p-type material. Known p-type dopants include group-I elements Li, Na, K; group-V elements N, P and As; as well as copper and silver. However, many of these form deep acceptors and p-type conduction is not significant at room temperature [1].

The Hall effect study is to compute the type of carriers. The activation energy relies on the donor carrier concentration and energy levels of the impurity. An increment in donor carrier concentration brings the Fermi level up in the energy gap and results in the reduction of activation energy [34].

Hall effect measurements had conducted on a sample grown on glass substrate as the magnetic field diverse from 0.1 to 1.5T. Hall effect measurement is conducted for the sixteen thin films, one film of 0.1 M pure ZnO and five films of Cu, K and Na doped ZnO each, for the variation of doping concentration from 0.1 to 0.5 M.The Hall coefficient is defined as:

„ Vh x t

rh = -f-tt'

I x B

where RH is Hall coefficient, VH is Hall voltage, t is the thickness of the film, I is the current passing through the conductor and B is the magnetic field. The Hall coefficient reveals the nature of the charge carriers, their concentration in the conductor, and their charge. The formula of carrier concentration (n) and mobility (m) are:

rh =-,

n x q

RH

M = —, p

where n is the concentration of the carriers, q is the charge of a single carrier.

Figure 5 shows the variation in the different electrical transport parameters such as the resistivity (p), the Hall coefficient (RH), the carrier (electron-hole) concentration (n) and the mobility (m) for the variation in doping concentration of the doped thin films. It is conclude that in all samples, resistivity and ionization energy decreases with increasing doping concentration. Also carrier concentration increases with doping concentration. The graph of mobility Vs doping concentration, mobility seems to be increasing with doping concentration in all samples for Cu and

K doping but for Na doping mobility decreases for 0.3 M concentration then it is increases as precursor concentration increases. Also the rate of the increment is very low in copper-doped ZnO thin films. The negative value of the Hall coefficient (RH) for the pure ZnO film indicates its n-type conducting nature whereas; thepositive values of RH for all of the doped ZnO films signify their p-type conductivity. The carrier (electron) concentration for the undoped ZnO is found to be 1.651 x 1017cm3. On the other hand, both the carrier (hole) concentration and the carrier mobility in all doped ZnO films are found to increase gradually as we change the doping concentration from 0.1 to 0.5 M. The p-type conductivity mainly arises due to the doping of the alkali metals in ZnO. The doped films do not contain a significant amount of Vo which acts as a donor within the ZnO films.The substitution of monovalent alkali ions (Na+ and K+) at the Zn2+ ion sites can introduce holes into the system [35,36].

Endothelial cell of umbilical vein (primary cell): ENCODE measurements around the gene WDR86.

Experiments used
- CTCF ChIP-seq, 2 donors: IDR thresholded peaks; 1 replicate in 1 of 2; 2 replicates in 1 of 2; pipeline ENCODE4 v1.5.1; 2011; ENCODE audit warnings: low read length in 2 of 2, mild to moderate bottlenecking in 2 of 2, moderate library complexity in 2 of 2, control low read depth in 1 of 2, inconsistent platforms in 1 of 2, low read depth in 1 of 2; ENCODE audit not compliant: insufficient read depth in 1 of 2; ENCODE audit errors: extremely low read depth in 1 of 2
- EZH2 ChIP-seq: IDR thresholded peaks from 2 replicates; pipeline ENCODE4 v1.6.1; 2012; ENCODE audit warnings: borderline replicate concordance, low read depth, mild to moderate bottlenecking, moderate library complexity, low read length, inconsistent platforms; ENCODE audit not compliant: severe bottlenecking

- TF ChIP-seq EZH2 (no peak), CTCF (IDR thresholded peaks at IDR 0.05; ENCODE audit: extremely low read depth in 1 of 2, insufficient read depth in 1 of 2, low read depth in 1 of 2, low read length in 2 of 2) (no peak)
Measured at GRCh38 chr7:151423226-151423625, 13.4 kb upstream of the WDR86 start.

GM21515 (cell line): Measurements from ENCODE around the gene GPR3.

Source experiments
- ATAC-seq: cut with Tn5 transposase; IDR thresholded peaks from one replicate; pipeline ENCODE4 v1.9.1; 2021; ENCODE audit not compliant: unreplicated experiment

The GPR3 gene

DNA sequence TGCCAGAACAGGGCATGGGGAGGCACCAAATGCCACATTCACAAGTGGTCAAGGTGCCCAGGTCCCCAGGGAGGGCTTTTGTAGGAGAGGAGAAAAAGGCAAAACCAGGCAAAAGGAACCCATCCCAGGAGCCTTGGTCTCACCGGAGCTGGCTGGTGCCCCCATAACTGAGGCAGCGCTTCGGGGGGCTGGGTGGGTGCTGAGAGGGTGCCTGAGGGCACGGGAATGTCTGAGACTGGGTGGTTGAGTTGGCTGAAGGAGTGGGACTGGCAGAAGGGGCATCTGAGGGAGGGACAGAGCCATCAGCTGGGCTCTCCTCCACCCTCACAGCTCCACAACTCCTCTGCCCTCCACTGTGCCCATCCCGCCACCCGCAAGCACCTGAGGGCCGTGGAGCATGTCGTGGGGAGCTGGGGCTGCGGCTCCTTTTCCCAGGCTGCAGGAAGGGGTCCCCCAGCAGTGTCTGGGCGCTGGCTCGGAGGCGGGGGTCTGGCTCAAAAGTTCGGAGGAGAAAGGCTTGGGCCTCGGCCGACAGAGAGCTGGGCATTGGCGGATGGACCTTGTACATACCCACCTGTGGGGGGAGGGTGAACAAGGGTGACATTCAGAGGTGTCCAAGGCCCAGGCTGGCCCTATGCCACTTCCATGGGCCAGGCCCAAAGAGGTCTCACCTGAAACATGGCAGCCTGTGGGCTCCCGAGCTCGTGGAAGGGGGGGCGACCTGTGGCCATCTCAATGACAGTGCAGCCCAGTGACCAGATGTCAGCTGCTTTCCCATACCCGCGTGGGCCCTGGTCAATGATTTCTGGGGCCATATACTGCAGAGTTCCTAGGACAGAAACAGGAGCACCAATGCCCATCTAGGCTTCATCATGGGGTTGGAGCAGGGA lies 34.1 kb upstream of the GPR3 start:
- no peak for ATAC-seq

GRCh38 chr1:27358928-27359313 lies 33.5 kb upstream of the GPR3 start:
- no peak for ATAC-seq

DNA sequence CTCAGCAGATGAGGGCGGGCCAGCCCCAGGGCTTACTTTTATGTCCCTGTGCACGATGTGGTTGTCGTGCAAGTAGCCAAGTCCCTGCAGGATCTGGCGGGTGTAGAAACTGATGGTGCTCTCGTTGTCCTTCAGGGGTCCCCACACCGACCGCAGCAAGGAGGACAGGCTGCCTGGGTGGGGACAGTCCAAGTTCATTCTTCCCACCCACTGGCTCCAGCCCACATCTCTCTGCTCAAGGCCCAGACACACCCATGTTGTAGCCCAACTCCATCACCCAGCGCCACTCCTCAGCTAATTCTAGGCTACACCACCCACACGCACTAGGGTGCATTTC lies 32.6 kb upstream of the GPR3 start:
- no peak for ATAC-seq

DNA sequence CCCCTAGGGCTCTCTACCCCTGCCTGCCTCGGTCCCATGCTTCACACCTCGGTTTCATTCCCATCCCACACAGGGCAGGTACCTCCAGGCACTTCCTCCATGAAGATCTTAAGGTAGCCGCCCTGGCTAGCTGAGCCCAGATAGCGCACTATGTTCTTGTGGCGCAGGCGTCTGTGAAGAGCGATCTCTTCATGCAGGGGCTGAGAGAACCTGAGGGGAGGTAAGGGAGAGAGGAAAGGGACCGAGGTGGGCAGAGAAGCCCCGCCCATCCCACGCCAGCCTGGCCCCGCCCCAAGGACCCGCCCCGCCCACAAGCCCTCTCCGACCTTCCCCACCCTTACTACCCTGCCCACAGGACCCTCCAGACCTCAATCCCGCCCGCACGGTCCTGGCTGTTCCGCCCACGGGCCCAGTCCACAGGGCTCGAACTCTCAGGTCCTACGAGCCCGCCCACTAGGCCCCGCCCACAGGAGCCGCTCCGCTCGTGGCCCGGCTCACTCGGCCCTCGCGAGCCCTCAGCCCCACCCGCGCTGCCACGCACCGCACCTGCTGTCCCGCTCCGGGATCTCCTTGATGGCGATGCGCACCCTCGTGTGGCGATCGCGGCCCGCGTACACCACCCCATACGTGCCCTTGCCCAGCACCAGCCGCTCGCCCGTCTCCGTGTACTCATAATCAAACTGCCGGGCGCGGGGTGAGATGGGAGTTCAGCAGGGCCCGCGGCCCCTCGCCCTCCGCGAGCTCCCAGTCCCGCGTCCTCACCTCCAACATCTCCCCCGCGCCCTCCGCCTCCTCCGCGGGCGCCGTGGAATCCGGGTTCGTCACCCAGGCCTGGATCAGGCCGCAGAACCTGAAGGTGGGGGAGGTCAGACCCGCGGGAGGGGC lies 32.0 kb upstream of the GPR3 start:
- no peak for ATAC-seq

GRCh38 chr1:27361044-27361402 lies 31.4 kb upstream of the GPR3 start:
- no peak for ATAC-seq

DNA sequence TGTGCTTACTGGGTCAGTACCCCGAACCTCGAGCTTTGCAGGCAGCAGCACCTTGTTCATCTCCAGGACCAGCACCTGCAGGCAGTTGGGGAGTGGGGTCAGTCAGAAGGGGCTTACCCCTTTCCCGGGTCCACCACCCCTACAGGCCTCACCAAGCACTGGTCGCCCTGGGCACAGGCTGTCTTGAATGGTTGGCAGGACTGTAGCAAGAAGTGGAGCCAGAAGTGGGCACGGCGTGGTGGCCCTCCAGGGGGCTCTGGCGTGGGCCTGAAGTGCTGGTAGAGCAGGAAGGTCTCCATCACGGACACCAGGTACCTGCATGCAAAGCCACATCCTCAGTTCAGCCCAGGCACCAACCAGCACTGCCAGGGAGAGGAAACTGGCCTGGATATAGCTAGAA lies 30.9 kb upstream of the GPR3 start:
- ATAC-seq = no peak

Fig. 5. Shows variation in resistivity (p), carrier concentration (n), mobility and ionization energy (Ea) of a Cu, Na and K doped ZnO thin films with variation in doping concentration from 0.1 to 0.5 M

5. Conclusion

In summary, complete and careful comparison of pure ZnO and copper (Cu), potassium (K) and sodium (Na) doped ZnO thin films has been carried out. All three dopants improve film optical and electrical properties compared to undoped ZnO. The Raman spectra show that the intensity of the dominant peak changes with different dopant; compared to the ZnO thin film, the shifting of peaks is due to lattice defects and lattice disorder. Decrease in band gap supports optical properties of crystalline structures. Green deep-level emission obtained in PL is potentially important for solar cell devices. The synchronous Raman and photoluminescence examinations have the preferred standpoint to correspond with the changes observed in the optical property of the semiconducting materials. Hall effect results show that a growth condition is suitable for p-type doped ZnO thin films with high carrier concentration. Also, chemical bath deposition method to grow doped ZnO increases stability of p-type ZnO. The positive value of Hall voltage of all doped thin films measured using Van der Pauw method with four point electrode fixture is in agreement with the red shift in PL spectra of p-type doping. The decrease in resistivity of all three doped thin films compared with ZnO films is attributed to the replacement of Zn2+ by Cu2+, Na+ and K+ ions respectively. The resistivity of all doped thin films decrease with increase in doping concentration. As the concentration of impurity increases, both the conductivity and mobility of thin films increase. Activation energy has been observed to decrease with an increase in dopant concentration as well as change in dopant. ZnO thin films doped with Cu, Na and K has the capability to increase its conductivity without adversely modifying other properties. The deposited films find suitable for photocells and solar cell gadgets.